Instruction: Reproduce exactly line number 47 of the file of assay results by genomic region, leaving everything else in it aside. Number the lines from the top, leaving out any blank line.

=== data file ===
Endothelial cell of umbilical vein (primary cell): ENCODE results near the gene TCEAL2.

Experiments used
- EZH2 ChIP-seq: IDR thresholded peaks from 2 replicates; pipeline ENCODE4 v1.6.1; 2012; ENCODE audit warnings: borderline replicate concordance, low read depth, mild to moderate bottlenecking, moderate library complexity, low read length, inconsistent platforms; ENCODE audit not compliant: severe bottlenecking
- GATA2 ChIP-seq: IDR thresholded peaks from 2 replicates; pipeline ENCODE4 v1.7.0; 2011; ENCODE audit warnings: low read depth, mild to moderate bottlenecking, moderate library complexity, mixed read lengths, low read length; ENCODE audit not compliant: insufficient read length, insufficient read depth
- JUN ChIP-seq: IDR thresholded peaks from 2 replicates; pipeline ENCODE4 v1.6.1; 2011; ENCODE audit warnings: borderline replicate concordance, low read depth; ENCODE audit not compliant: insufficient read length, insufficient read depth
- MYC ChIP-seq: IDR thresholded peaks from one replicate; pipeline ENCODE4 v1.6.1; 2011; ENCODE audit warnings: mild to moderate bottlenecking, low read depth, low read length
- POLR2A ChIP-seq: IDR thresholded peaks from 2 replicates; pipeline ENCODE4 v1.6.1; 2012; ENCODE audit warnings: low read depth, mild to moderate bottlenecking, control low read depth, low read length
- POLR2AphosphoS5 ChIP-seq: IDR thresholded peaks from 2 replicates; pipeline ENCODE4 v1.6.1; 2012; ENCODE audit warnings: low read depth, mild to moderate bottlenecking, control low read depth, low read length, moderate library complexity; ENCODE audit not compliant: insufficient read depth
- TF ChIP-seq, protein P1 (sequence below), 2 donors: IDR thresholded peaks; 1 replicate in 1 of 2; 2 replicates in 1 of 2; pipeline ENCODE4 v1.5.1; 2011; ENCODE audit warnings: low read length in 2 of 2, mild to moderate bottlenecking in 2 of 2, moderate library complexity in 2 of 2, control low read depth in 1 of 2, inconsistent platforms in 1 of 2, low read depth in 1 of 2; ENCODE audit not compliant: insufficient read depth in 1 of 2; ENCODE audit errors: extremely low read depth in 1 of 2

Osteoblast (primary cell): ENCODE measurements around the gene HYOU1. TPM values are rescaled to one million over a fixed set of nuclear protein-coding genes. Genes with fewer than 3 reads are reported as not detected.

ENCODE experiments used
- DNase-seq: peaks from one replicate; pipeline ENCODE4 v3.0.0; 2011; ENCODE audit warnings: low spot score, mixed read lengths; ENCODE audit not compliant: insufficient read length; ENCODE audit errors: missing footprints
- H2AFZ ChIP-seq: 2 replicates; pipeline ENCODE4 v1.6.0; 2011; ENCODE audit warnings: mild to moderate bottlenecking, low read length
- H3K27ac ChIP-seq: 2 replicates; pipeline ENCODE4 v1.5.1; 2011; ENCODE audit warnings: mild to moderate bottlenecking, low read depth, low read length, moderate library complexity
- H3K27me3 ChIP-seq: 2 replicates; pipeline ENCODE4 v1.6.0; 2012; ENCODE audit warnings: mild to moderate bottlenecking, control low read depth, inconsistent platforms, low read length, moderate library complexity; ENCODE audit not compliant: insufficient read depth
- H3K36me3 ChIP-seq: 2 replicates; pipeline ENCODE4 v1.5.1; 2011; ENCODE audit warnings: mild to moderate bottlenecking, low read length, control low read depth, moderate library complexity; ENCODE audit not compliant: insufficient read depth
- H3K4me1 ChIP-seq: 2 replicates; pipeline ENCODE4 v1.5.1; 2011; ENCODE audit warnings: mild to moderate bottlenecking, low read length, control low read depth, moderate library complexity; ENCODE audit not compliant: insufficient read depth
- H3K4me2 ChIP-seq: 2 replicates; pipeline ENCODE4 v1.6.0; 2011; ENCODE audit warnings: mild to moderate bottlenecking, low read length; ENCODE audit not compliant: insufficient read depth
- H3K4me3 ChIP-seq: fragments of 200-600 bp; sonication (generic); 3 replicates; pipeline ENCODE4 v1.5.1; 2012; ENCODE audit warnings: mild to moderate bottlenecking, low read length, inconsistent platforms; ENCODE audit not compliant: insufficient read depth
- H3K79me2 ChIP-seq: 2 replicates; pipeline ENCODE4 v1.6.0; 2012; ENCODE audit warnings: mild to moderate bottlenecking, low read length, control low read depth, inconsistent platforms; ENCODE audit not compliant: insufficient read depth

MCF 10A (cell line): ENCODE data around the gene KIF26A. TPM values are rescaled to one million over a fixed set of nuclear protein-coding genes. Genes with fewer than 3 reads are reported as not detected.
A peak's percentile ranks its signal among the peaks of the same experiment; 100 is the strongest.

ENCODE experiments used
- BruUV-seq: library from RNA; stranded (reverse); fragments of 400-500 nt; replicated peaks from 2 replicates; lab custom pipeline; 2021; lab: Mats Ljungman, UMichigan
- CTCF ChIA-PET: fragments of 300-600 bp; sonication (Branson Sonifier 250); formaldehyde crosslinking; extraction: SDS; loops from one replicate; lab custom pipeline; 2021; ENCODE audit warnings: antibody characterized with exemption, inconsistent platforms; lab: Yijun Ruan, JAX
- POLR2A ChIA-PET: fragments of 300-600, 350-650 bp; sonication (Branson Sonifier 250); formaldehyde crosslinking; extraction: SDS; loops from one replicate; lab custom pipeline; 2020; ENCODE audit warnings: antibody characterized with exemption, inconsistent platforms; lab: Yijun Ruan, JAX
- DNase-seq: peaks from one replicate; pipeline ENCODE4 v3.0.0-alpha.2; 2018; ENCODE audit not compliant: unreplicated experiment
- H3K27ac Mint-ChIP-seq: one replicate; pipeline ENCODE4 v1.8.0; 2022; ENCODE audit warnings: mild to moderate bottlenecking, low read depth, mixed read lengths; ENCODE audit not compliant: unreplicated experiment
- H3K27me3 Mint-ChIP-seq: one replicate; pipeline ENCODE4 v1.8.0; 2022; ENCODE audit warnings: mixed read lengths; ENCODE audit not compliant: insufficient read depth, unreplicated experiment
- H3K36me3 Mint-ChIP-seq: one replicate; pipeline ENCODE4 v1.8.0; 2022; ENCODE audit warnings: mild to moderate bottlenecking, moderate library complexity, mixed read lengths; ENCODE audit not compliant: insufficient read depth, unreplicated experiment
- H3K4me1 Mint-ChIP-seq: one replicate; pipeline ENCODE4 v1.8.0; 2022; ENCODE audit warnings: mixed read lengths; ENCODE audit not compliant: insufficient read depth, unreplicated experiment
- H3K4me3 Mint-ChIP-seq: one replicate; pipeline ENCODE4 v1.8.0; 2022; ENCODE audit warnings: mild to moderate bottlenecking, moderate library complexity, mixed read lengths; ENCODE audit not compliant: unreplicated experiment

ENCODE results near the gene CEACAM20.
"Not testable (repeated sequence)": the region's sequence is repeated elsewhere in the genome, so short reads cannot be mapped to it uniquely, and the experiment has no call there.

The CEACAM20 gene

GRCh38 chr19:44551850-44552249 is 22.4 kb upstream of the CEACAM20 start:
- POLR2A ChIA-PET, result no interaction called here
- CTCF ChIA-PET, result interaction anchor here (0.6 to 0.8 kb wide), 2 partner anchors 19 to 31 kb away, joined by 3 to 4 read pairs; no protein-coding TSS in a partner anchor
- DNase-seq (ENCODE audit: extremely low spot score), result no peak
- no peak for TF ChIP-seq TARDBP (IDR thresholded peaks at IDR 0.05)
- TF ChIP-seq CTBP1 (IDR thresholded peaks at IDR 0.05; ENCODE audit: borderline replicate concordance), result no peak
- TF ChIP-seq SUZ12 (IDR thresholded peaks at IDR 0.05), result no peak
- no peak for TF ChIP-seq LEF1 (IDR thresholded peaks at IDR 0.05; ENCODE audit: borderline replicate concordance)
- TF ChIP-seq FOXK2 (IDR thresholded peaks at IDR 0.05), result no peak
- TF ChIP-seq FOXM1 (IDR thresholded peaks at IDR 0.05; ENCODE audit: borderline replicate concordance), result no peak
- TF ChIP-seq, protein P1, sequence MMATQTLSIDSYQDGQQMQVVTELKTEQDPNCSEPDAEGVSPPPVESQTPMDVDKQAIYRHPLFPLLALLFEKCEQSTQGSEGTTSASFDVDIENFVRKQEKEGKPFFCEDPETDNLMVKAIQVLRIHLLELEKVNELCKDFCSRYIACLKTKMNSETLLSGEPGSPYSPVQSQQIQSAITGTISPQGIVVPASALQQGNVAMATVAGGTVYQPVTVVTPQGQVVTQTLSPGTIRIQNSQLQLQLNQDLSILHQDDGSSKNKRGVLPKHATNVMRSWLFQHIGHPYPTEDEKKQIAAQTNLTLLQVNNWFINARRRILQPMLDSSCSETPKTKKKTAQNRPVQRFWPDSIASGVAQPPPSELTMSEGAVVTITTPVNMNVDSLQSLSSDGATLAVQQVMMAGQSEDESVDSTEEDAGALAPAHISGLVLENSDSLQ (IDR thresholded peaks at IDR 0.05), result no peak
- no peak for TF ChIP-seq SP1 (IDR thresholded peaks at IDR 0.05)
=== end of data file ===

- no peak for TF ChIP-seq SP1 (IDR thresholded peaks at IDR 0.05)